The Blue Macaw Parrot, Star Of The Movie ‘Rio’ Has Gone Extinct In the Wild

- in My World
Blue Macaw

Have you ever heard about or watched the movie titled “Rio and Blu”? It is the movie about the Blue Macaw who believed that he had been the last one of the species. Well, unfortunately, his beliefs and nightmare became a reality.

In this animated movie, the Brazilian bird known as Spix’s Macaw is flying on a long distance from the state of Minnesota to the city of Rio de Janeiro, is the last still living male bird of this species, in order to meet the last still living female counterpart, named Jewel. These parrots fell in love, then they had one baby, and with that, they succeeded in saving their species.

But in reality, this never happened. About seven years before, these parrots have been declared an endangered species, and in a 2018 study, they have officially been declared as extinct species in the wildlife.

One study which was conducted by BirdLife International discovered that there is a possibility that it is no longer going to be seen, but only in the wildlife, because it still exists and that is in captivity. However, the number in captivity is also a small one. The extinction of this species appeared because of deforestation rise and constant habitat loss. These birds are not adaptive very much, and they usually live near dominant predators and species.

Official proof of their existence right now does still not exist.

Throughout the 1980s, a person named Tony Juniper has penned one book which was titled “Spix’s Macaw: The Race to Save the World’s Rarest Bird,” with the purpose to make people aware of things happening with this species. But, people were not really interested in stopping.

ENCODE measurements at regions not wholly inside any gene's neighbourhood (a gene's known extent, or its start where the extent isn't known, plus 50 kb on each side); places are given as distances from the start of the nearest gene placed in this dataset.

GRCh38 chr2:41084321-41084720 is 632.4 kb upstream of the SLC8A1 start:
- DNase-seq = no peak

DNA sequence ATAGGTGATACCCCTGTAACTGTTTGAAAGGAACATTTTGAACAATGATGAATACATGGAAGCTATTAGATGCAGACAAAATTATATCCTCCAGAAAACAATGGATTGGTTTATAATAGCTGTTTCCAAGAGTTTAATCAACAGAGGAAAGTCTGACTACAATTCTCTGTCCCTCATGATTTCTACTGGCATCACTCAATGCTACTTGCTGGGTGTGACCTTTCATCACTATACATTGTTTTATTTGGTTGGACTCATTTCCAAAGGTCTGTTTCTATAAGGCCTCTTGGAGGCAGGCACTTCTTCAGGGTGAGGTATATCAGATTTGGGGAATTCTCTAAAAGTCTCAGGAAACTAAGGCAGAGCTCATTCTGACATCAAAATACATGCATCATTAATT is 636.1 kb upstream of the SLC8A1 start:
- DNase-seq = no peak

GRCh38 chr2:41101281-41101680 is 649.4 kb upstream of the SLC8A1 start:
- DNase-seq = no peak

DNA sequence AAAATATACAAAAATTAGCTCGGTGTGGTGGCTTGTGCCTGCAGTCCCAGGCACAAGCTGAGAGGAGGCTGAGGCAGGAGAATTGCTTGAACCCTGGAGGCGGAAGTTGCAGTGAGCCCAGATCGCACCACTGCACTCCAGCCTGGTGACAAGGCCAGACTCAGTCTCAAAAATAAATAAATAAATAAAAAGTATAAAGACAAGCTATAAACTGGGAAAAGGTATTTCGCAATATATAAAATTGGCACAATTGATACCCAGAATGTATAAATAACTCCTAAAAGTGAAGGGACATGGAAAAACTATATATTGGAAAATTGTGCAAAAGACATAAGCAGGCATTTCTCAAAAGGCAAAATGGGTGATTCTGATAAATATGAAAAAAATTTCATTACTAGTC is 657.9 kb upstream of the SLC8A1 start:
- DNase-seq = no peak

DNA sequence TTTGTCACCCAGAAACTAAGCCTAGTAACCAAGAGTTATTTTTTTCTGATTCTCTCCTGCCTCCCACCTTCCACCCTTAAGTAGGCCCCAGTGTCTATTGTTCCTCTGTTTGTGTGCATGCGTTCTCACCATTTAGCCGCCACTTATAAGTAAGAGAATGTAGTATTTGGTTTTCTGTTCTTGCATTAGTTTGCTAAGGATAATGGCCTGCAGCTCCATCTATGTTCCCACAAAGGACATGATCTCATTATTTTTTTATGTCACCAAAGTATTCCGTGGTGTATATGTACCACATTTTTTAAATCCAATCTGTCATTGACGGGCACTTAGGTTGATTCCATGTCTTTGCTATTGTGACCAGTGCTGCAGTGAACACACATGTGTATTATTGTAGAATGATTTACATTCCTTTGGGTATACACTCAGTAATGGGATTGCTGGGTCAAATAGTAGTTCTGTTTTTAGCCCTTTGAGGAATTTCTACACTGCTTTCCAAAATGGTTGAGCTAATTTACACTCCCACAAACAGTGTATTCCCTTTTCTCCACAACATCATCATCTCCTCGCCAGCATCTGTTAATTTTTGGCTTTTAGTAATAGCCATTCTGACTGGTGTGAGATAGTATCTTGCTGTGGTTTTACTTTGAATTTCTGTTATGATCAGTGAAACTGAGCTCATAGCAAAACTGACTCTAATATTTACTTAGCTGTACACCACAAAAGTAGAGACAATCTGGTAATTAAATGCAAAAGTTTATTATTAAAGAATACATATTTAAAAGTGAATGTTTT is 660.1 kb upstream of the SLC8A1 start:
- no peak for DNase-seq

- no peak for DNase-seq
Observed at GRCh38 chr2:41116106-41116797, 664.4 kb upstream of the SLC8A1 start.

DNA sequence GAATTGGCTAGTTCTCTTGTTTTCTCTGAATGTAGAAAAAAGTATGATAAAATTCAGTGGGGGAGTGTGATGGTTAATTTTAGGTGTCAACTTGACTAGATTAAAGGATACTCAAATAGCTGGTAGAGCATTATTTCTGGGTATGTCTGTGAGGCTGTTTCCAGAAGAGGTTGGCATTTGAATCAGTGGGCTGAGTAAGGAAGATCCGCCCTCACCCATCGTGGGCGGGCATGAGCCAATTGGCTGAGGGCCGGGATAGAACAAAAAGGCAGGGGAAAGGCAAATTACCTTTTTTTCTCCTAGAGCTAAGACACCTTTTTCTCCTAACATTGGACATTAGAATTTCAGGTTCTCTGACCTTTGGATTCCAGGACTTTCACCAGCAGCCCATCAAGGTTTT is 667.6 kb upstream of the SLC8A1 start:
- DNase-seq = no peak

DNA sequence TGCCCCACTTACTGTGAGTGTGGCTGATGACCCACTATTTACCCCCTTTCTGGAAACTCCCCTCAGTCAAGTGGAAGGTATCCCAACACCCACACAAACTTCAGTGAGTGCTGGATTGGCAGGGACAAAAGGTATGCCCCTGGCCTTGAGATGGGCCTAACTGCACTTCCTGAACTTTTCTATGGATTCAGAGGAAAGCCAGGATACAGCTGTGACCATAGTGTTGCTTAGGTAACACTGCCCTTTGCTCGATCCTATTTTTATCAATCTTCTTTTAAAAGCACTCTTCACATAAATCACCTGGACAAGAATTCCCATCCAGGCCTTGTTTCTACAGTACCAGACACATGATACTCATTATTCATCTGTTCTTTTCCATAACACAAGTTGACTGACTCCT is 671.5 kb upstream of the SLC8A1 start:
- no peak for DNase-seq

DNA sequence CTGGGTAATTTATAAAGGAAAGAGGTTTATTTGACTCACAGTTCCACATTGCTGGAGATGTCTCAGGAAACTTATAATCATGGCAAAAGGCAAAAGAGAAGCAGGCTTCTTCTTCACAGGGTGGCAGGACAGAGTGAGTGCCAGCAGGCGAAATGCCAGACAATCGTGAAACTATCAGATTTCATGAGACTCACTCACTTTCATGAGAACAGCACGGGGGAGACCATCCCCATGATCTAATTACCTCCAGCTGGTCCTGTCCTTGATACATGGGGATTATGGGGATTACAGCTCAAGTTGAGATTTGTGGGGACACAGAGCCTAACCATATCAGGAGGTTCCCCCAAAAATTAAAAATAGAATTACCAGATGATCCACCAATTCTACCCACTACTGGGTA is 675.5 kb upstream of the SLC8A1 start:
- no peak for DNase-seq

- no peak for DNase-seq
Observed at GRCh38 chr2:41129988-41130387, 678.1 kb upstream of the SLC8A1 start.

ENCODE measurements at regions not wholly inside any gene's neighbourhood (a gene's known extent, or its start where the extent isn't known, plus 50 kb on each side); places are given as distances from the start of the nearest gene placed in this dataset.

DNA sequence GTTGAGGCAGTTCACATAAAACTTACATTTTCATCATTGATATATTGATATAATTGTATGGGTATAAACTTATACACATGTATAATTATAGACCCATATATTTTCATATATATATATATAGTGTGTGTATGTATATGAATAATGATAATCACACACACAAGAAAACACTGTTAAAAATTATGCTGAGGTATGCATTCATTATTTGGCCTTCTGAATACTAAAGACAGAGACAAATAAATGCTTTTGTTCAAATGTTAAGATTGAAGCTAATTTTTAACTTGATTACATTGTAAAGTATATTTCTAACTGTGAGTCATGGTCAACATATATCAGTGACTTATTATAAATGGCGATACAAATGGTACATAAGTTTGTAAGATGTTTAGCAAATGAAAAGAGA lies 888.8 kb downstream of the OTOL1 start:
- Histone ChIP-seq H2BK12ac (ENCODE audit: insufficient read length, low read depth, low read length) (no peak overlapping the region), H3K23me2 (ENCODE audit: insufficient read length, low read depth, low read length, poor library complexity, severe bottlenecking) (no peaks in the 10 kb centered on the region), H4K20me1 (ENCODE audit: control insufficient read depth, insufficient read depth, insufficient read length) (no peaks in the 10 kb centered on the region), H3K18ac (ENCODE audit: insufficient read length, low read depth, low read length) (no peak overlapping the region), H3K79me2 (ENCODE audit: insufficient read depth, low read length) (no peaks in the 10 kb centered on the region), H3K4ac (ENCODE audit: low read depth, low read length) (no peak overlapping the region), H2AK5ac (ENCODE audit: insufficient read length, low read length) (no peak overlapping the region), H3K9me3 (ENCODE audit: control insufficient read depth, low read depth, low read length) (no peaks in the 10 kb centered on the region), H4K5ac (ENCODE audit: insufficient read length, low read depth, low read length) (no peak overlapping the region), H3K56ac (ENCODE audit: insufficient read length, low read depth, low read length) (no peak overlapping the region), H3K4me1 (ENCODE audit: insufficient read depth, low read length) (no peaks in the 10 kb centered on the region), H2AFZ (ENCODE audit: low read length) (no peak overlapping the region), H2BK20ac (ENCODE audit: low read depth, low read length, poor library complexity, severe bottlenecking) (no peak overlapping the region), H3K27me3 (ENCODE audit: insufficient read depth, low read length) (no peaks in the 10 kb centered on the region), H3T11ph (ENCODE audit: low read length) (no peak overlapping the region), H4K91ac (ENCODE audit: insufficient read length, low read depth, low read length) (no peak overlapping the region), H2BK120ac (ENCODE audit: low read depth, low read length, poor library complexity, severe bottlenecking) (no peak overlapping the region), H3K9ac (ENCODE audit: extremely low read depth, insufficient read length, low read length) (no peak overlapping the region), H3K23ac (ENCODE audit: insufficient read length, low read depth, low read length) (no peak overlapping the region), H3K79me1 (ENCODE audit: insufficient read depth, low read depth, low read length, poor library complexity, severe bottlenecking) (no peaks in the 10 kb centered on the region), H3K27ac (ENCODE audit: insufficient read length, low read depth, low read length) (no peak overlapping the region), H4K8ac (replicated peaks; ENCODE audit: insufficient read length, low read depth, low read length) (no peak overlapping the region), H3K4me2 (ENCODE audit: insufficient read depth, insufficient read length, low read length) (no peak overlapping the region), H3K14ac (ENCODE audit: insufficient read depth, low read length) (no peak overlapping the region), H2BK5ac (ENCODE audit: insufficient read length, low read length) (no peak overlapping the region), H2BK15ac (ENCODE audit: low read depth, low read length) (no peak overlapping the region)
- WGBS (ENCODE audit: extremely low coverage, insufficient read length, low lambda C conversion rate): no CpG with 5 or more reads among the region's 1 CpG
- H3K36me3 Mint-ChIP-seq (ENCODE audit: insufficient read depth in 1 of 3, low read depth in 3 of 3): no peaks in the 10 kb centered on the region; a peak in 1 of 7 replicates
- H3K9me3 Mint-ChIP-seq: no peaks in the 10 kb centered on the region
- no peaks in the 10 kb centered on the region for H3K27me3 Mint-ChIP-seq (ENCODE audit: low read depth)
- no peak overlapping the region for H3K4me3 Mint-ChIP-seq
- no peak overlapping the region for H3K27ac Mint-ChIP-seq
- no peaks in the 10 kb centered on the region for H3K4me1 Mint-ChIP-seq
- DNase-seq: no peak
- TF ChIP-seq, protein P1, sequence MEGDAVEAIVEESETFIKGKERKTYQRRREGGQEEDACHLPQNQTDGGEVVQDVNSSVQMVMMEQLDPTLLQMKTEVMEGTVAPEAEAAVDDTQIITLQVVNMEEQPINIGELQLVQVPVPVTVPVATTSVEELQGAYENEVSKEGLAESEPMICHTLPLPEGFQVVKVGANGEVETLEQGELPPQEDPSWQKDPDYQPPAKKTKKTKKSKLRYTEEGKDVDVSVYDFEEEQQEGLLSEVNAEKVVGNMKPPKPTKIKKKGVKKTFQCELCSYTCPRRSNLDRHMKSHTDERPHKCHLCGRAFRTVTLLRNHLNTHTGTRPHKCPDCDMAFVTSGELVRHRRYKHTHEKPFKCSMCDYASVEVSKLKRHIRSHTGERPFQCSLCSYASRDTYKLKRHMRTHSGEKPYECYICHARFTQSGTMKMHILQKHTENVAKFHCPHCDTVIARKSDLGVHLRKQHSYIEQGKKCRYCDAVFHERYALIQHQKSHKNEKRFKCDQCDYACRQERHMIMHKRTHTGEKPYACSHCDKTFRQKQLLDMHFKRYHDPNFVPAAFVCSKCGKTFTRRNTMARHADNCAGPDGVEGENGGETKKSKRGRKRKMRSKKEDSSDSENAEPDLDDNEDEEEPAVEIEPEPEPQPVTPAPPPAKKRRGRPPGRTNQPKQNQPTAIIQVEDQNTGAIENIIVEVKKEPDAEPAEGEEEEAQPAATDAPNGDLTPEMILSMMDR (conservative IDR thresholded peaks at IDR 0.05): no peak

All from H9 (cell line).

Furthermore, in recent times, a statistical analysis made by BirdLife Internation has declared another seven species of birds being extinct, five of them belonging to the region of South America, being victims of massive human interference, and deforestation. Three bird species, the cryptic tree-hunter and the Alagoas foliage gleaner from Brazil and Poo-Uli from Hawaii are gone forever now.

As Stuart Butchart said, the one who is the lead author of the paper and the chief scientist, about 90% of bird species extinctions in the last centuries was of those on the islands. But, he mentioned that their results also confirm that the number of extinctions across continents is growing, and some of the main reasons for this are degradation from unsustainable agriculture, together with logging, and habitat loss too.

Well, we can say that extinctions occur because of human interference.

What needs to happen, so people will finally understand they have to respect habitats, lives, and the privacy of animals in general?


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